Interviewee: Sheila A. Smith
Interviewer: Jayshree Bajoria
September 17, 2009
On September 16, Japan's new Prime Minister Yukio Hatoyama took office and some important cabinet postings were announced including Hirohisa Fujii as finance minister, Katsuya Okada as foreign minister, and Naoto Kan as the head of the new National Strategy Bureau. The new government was sworn in two weeks after the Democratic Party of Japan won national elections in a landslide, ending fifty years of almost uninterrupted rule by the Liberal Democratic Party. CFR's Senior Fellow for Japan Studies, Sheila Smith says the cabinet lineup doesn't hold many surprises and "is really designed for a domestic policy agenda rather than a transformative foreign policy agenda."
Smith says Fujii will be a very reassuring presence on the cabinet. A veteran bureaucrat, he knows the finance ministry "inside and out" and comes at this post "with a certain amount of heft because he has served in two cabinets before," she says. It is the new National Strategy Bureau, Smith says, set up to oversee the national budget and the bureaucracy that "will have a significant impact on overall broad macro-policymaking in Japan." The agency is an effort by the DPJ to reduce bureaucratic control over policymaking.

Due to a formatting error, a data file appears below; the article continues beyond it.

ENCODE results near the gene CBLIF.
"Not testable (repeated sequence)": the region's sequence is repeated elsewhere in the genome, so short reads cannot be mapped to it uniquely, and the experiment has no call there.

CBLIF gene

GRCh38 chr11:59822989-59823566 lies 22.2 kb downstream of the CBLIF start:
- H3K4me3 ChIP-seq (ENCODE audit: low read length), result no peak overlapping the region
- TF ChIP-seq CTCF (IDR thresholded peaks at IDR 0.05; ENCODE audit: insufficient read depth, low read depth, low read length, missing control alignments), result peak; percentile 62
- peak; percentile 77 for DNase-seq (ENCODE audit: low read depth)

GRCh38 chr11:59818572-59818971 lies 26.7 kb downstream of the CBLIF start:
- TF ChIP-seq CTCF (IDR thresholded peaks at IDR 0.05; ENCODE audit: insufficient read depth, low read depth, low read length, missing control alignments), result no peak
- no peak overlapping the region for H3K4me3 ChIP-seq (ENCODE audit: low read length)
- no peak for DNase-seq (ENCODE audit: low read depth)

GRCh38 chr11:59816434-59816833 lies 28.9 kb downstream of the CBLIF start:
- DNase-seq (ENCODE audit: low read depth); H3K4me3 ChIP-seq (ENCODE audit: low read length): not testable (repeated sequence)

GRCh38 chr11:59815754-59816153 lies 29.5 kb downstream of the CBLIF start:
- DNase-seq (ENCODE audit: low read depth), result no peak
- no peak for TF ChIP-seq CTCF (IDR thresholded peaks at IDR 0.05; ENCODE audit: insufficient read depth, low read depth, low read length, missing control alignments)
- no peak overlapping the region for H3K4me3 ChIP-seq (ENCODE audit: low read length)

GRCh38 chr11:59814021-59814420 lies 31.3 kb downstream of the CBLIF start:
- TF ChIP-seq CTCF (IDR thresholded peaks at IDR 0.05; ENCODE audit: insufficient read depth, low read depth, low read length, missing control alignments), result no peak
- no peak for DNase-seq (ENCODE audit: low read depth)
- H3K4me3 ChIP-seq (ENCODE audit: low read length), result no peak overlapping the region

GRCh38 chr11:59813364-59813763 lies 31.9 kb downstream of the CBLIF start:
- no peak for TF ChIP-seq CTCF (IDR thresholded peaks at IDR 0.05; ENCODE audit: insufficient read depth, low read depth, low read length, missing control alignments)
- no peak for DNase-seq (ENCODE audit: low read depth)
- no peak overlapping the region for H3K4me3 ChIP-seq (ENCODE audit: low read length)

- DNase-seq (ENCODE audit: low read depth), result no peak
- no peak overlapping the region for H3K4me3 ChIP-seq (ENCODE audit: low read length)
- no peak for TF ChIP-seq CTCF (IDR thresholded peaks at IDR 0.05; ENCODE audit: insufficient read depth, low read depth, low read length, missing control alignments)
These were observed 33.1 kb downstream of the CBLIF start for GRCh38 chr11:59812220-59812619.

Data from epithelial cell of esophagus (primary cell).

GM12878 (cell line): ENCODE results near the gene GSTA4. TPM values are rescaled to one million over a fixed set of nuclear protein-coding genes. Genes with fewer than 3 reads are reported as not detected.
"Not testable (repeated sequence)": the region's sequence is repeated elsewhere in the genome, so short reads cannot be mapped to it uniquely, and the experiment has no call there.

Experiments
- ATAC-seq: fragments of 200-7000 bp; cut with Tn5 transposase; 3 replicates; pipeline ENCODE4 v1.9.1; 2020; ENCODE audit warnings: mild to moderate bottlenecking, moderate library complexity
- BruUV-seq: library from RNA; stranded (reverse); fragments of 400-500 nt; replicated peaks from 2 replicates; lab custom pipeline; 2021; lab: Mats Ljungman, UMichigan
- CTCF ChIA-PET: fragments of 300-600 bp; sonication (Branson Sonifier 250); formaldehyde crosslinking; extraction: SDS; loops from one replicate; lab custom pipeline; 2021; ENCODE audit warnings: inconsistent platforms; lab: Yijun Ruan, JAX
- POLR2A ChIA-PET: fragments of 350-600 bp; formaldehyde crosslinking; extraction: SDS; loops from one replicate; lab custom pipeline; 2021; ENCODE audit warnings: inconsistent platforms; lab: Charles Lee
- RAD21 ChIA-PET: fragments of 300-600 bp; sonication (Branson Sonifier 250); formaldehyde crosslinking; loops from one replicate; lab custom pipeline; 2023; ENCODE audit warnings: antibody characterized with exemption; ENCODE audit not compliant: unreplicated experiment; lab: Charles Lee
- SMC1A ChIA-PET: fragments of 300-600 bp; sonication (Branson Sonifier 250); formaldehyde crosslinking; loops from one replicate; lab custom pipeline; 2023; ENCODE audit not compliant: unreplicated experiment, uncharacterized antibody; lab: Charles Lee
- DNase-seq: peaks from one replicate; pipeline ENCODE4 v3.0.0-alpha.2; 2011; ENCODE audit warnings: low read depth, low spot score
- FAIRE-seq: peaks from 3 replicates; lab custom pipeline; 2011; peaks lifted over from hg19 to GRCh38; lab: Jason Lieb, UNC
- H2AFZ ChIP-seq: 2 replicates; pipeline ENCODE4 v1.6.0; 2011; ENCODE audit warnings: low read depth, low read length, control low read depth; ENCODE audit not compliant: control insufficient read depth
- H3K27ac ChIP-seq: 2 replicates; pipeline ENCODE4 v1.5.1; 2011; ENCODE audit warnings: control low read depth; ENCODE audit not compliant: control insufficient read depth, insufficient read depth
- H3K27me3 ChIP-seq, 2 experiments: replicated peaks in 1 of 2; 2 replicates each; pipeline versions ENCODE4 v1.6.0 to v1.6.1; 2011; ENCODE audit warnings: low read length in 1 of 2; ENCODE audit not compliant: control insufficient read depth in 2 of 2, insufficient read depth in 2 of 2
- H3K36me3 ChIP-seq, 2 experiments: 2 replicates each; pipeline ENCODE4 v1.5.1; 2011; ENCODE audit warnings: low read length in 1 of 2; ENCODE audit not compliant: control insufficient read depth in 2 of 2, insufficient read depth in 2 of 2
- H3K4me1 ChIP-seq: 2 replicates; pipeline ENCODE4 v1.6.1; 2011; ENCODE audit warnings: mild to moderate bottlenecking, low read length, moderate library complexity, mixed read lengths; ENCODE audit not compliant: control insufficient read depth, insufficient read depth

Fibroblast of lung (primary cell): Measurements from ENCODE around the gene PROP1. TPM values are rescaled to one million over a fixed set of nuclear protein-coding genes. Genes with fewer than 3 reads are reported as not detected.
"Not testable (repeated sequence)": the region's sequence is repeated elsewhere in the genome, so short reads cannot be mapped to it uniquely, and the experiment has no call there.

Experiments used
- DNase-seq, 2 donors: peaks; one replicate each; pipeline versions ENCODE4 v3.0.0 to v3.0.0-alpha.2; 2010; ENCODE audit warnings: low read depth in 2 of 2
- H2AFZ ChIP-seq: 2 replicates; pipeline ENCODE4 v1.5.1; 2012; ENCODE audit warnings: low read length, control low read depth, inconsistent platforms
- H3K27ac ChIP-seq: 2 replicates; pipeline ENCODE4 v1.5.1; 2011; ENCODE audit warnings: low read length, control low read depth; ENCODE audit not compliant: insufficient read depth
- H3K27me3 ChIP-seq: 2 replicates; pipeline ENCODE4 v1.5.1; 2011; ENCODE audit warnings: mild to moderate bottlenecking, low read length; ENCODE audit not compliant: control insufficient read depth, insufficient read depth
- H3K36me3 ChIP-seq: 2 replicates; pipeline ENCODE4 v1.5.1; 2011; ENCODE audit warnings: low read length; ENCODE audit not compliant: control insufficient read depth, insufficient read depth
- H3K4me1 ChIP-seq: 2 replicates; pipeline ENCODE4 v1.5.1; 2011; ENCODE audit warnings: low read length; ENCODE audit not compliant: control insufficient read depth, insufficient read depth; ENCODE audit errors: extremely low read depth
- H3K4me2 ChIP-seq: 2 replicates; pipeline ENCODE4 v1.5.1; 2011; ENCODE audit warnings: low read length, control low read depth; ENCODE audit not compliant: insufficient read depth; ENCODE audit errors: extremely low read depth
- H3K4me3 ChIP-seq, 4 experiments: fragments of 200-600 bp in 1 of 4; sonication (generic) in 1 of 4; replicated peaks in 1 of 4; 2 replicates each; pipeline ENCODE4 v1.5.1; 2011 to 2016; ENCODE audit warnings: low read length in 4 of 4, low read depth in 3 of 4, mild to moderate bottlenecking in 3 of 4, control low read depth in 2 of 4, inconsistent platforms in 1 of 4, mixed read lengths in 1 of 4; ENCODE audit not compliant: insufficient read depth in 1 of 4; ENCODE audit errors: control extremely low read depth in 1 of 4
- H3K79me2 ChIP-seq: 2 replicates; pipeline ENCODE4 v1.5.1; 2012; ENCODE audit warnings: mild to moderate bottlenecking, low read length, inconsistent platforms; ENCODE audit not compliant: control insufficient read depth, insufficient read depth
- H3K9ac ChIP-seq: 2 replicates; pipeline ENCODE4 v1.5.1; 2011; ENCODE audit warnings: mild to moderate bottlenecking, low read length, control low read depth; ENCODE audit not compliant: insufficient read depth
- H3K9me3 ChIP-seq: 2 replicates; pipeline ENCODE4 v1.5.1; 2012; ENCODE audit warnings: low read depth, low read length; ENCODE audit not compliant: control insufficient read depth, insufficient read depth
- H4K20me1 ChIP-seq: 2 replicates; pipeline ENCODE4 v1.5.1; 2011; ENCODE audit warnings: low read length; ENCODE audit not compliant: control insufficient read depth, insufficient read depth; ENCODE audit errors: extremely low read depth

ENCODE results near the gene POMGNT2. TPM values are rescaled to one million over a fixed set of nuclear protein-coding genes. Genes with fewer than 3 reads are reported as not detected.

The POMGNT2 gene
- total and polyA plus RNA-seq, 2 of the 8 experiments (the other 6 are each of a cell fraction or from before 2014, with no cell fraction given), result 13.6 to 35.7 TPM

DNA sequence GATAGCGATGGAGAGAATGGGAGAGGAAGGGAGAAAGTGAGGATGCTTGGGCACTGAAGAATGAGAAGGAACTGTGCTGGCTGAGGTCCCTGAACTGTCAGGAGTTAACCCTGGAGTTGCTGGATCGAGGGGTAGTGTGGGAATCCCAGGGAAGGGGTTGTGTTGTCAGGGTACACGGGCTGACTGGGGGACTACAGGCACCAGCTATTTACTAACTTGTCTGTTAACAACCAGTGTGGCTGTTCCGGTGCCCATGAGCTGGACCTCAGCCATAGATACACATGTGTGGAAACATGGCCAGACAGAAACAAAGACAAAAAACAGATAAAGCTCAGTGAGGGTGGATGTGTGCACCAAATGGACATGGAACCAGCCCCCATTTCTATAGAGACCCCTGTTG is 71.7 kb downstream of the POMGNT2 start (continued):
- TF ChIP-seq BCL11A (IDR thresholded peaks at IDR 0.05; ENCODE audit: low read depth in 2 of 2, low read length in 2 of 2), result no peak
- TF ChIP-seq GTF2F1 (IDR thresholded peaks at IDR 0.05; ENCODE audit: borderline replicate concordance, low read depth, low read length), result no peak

On relations with the United States, Smith says "both governments are quite confident in the relationship overall that this is an important relationship for both countries." However, she says the issue of U.S. military forces in Japan will remain "the key challenge." The DPJ's election manifesto proposed the revision of the Japan-U.S. Status of Forces Agreement, a reexamination of the realignment of the U.S. military forces in Japan, and the role of U.S. military bases there.
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